A-B, Winged adults.
C, Wingless adult.
The melon aphid transmits several important plant viruses including cucumber mosaic, onion yellow dwarf, citrus quick decline, lily symptomless diseases, and lily rosette.
For the melon aphid there are two kinds of hosts, primary and secondary. In late fall, aphids feed upon primary plants mate and lay overwintering eggs. Melon aphids feeding on secondary plants always give birth to live young. In spring, 21 winged forms usually infest new plants, both primary and secondary, and the females produce live nymphs. Within about a week the new nymphs mature into wingless females that begin to bear young of their own. As the plant becomes crowded, more and more of the offspring develop into winged females which in turn migrate to other plants to begin new infestations.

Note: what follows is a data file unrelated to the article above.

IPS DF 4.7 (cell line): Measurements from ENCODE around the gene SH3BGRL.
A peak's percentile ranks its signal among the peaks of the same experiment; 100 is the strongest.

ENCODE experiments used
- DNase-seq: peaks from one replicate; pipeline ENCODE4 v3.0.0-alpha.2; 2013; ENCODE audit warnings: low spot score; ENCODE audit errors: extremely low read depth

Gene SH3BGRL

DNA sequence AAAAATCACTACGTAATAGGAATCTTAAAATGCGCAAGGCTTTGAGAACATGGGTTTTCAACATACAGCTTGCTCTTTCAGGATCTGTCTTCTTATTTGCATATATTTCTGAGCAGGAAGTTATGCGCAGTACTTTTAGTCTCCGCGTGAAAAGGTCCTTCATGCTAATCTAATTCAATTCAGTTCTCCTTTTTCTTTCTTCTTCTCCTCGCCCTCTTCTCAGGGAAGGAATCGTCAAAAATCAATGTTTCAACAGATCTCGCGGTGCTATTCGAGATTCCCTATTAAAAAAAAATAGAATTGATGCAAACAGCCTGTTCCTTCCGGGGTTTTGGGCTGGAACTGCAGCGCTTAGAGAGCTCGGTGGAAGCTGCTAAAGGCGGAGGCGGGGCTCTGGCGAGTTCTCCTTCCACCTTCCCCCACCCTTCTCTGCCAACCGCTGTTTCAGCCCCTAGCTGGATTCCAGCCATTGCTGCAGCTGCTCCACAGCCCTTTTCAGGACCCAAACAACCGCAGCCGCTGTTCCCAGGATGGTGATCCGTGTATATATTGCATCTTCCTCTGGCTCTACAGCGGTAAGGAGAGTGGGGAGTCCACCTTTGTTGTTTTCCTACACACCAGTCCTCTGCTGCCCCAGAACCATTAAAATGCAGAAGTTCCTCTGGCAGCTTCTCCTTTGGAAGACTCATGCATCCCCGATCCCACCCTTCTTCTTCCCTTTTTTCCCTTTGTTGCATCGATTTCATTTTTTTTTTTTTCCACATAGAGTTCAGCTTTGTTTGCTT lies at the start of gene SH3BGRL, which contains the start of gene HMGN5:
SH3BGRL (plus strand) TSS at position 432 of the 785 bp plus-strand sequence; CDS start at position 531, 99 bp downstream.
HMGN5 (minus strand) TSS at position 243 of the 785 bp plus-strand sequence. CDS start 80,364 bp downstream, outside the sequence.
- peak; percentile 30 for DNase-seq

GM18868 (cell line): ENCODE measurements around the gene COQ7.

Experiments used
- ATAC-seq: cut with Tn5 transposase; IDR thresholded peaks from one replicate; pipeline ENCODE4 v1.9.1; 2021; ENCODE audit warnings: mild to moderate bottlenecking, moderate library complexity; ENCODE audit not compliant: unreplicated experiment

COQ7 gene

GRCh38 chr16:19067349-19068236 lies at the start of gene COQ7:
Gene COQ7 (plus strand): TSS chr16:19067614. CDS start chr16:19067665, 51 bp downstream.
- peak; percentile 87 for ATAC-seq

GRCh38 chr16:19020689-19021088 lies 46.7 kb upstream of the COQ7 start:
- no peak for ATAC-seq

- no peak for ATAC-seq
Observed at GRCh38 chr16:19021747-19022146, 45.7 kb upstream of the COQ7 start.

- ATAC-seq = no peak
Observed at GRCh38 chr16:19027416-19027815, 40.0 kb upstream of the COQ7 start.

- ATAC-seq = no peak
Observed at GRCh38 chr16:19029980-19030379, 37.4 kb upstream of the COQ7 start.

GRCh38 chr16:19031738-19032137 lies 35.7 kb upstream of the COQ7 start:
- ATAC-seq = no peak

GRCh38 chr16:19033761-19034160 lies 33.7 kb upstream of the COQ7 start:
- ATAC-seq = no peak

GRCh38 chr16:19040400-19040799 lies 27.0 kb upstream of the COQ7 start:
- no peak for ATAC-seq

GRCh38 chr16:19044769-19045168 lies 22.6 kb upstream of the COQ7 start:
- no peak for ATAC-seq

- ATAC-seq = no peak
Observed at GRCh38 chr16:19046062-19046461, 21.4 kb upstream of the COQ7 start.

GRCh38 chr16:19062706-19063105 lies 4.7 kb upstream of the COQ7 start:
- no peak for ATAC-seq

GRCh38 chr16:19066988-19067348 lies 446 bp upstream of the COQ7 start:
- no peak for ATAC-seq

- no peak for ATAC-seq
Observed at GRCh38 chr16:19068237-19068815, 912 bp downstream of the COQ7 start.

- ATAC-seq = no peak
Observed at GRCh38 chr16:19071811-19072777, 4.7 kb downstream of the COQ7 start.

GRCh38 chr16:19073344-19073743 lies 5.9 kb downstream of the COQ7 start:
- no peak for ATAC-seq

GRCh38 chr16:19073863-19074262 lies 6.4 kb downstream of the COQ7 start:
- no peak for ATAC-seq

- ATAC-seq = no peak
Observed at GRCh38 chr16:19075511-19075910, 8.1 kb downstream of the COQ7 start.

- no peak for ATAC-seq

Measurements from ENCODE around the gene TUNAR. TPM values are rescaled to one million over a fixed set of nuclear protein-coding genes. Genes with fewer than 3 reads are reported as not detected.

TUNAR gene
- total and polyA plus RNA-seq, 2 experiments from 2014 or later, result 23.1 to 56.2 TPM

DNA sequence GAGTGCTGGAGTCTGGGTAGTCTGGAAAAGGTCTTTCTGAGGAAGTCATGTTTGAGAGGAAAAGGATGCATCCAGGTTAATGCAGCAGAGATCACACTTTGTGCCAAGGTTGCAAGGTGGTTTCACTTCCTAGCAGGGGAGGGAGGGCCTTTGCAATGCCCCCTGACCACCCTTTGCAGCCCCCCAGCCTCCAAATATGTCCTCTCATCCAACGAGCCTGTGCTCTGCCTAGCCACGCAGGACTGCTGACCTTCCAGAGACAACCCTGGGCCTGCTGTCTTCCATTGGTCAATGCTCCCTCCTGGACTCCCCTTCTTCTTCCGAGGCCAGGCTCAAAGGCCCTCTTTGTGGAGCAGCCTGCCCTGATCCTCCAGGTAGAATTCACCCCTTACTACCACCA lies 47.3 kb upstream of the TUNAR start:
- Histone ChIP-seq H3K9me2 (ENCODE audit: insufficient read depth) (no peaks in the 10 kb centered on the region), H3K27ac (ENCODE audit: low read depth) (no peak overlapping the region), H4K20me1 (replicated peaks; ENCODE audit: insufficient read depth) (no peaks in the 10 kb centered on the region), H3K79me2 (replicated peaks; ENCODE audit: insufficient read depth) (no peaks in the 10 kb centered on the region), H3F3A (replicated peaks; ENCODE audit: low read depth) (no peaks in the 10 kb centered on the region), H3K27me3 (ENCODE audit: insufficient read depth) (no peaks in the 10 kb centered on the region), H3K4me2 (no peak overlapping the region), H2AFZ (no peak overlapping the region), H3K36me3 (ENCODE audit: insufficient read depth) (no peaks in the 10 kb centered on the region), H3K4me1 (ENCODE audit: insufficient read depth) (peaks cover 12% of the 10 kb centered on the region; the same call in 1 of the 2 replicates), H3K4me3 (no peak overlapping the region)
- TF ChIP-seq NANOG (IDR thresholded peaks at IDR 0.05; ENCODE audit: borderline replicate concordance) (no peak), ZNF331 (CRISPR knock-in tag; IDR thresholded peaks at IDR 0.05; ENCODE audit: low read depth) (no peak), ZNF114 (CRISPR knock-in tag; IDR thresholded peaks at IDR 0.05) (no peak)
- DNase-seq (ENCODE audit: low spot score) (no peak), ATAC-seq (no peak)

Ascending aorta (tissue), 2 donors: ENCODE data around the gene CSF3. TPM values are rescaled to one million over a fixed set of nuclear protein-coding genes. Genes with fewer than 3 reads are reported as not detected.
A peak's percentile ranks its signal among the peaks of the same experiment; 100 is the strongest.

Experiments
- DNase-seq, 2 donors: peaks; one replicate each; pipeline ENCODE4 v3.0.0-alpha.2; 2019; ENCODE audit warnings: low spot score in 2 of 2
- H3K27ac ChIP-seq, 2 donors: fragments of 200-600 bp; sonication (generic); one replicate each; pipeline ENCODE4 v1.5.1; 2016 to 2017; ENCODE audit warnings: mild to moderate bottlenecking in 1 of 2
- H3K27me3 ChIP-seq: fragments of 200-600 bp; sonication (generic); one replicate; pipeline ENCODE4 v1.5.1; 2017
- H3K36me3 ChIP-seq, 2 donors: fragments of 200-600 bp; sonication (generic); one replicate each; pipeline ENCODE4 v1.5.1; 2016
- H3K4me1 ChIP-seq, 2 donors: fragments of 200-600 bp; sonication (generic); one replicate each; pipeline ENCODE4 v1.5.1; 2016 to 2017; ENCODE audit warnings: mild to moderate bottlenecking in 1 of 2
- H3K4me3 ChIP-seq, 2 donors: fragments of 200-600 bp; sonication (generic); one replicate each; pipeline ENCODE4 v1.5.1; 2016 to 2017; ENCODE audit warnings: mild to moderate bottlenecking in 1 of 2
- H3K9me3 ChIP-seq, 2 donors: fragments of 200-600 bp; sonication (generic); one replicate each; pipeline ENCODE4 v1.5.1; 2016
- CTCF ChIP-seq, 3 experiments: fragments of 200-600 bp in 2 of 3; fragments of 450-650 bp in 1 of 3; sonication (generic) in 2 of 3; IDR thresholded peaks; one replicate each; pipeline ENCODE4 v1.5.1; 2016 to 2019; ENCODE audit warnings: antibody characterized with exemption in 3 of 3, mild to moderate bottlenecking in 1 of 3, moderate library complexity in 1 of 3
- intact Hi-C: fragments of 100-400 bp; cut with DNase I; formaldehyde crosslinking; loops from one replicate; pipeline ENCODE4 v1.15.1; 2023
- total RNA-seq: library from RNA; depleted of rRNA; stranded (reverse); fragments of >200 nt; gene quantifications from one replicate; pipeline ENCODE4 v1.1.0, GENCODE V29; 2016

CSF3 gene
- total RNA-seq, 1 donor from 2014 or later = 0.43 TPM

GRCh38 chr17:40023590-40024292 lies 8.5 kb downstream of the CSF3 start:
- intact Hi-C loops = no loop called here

Syrphid fly maggots and ladybird beetles and their larvae feed upon melon aphids. Braconid wasps parasitize the aphids, and ants feed on the honeydew excreted by feeding aphids.
Because the winged forms are 2 to 3.7 times more resistant to organophosphate pesticides than are wingless forms, infested plants in the greenhouse should be sprayed thoroughly when aphids are first noticed. Wingless forms usually predominate in low aphid populations. On outdoor ornamentals natural enemies may control minor infestations. For specific chemical controls, see your county Extension agent or consult your state's pest management guide for the control of ornamental plants.